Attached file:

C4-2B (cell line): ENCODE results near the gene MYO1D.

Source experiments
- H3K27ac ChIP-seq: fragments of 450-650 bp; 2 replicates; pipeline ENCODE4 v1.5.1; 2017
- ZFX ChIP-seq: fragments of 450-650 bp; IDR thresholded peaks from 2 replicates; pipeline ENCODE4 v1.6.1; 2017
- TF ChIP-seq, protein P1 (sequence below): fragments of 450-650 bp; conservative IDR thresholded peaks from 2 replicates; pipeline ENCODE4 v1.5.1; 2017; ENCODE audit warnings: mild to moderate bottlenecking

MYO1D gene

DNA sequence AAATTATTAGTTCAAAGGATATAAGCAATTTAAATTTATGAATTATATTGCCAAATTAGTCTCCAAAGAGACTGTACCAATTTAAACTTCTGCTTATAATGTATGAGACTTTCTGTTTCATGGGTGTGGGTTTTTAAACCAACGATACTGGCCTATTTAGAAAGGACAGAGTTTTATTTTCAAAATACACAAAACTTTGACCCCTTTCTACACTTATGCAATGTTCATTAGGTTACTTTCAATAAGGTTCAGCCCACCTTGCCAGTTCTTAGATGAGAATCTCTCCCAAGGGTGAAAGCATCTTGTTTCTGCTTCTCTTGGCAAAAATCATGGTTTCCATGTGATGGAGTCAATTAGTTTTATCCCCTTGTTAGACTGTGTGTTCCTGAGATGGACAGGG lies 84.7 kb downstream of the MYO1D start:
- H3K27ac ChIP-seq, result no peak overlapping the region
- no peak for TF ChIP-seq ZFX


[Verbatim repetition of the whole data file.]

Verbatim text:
C4-2B (cell line): ENCODE results near the gene MYO1D.

Source experiments
- H3K27ac ChIP-seq: fragments of 450-650 bp; 2 replicates; pipeline ENCODE4 v1.5.1; 2017
- ZFX ChIP-seq: fragments of 450-650 bp; IDR thresholded peaks from 2 replicates; pipeline ENCODE4 v1.6.1; 2017
- TF ChIP-seq, protein P1 (sequence below): fragments of 450-650 bp; conservative IDR thresholded peaks from 2 replicates; pipeline ENCODE4 v1.5.1; 2017; ENCODE audit warnings: mild to moderate bottlenecking

MYO1D gene

DNA sequence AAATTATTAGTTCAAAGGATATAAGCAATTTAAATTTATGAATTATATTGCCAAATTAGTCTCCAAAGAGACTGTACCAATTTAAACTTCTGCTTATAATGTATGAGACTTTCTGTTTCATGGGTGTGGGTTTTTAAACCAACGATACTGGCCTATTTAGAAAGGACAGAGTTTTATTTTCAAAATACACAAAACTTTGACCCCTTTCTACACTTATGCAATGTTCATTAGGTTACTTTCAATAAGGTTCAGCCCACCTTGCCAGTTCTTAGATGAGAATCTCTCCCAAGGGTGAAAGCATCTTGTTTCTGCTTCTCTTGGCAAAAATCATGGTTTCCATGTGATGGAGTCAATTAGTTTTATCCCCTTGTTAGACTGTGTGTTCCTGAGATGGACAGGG lies 84.7 kb downstream of the MYO1D start:
- H3K27ac ChIP-seq, result no peak overlapping the region
- no peak for TF ChIP-seq ZFX